EPS CMD Europhysics Prize honors oxide interfaces research

By . Published on 25 June 2014 in:
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The Condensed Matter Division of the European Physical Society is proud to announce the award of the 2014 European Physical Society Condensed Matter Division Europhysics Prize to Harold Y. Hwang, Jochen Mannhart and Jean-Marc Triscone “for the discovery and investigation of electron liquids at oxide interfaces”.

An outstanding challenge in condensed matter science has been to develop alternatives to conventional semiconductors for the future generations of electronic devices. Of particular interest for such devices are interfaces of transition metal oxides having strongly correlated conduction electrons with highly tuneable properties. However, such interfaces have been exceptionally difficult to prepare efficiently with the requisite degree of control.

Jean-Marc Triscone, Harold Y. Hwang and Jochen Mannhart
Jean-Marc Triscone, Harold Y. Hwang and Jochen Mannhart

A major step forward in the preparation of oxide interfaces was achieved by Hwang and co-workers employing a pulse laser deposition technique as an efficient alternative to molecular beam epitaxy to grow highly controlled metallic interfaces between lanthanum aluminate and strontium titanate. Importantly, quasi-two dimensional conducting channels on strontium titanate interfaces with remarkably high mobilities and carrier densities have been achieved. This has led to a rapid growth in the study of two dimensional electron liquids in oxide interfaces – the modern counterparts of two dimensional electron gases in conventional semiconductors.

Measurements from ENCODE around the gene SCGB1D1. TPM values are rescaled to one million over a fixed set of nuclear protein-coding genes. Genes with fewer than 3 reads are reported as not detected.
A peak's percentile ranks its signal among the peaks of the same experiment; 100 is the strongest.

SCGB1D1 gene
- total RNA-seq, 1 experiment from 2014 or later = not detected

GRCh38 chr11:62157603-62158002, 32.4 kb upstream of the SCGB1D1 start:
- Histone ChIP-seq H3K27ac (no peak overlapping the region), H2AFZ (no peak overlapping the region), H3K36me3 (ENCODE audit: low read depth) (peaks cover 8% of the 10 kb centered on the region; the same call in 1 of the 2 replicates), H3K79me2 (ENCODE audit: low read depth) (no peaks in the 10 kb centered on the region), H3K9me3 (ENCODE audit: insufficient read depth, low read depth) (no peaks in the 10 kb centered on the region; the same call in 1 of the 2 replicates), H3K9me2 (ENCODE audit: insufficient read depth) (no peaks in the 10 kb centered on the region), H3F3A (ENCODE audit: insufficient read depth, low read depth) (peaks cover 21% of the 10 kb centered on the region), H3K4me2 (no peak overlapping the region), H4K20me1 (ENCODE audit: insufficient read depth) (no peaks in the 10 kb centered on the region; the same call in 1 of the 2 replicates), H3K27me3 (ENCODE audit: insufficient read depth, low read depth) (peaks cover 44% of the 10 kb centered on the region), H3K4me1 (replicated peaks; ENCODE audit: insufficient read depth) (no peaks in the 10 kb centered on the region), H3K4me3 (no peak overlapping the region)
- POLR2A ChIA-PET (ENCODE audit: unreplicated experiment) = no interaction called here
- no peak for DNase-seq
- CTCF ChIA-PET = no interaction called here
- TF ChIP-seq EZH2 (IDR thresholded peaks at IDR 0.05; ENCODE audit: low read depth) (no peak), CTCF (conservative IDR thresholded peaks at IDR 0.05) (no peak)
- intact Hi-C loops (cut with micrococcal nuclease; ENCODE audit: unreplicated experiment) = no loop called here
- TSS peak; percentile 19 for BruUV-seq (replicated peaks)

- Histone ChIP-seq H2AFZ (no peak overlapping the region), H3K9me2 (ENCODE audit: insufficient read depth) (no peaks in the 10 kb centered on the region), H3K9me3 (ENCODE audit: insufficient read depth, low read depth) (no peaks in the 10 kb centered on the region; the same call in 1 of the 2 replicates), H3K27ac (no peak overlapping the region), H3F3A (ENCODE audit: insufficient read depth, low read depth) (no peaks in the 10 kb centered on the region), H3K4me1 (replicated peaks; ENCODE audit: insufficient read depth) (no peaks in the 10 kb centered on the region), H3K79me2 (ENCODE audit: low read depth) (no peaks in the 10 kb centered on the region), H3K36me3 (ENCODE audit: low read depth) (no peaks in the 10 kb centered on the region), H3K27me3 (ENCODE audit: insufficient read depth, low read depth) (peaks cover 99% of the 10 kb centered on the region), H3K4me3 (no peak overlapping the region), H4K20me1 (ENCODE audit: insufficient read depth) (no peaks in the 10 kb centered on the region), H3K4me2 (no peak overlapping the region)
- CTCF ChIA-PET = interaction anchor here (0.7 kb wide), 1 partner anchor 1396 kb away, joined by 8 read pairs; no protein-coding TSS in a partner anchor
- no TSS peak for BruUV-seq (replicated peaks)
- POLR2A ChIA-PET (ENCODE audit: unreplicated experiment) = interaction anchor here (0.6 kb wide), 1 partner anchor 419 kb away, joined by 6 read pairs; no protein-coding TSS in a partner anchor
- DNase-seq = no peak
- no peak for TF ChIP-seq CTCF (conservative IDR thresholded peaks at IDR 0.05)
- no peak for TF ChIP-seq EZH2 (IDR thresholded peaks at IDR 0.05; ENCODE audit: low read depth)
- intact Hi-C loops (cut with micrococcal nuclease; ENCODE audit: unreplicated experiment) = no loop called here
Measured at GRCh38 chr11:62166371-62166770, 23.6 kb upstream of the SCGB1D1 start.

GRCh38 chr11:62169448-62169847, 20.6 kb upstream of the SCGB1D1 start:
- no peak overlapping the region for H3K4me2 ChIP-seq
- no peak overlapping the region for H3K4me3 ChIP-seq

The next major step forward has been the discovery by the groups of Triscone and Mannhart of the occurrence of superconductivity in the electron liquid between lanthanum aluminate and strontium titanate. Of particular significance has been their development of novel meta-oxide field effect devices that enable them to continuously tune via an applied gate voltage the carrier density across the metal insulator and metal superconductor transitions.

The potential of these devices has been demonstrated, for example, by the integration of nearly a million lanthanum aluminate and strontium titanate-based field effect transistors in a single chip. The two dimensional electron liquids in oxide interfaces have been shown to exhibit numerous other phenomena including not only superconductivity, but also magnetism, Rashba spin-orbit coupling and pseudo gap phenomena all of which are tuneable via voltage gating. This marks the beginning of a new era in the field of quantum electronic devices.

The Prize will be presented at a session of the 25th General Conference of the EPS Condensed Matter Division, which will take place in Paris from 24 to 29 August 2014.

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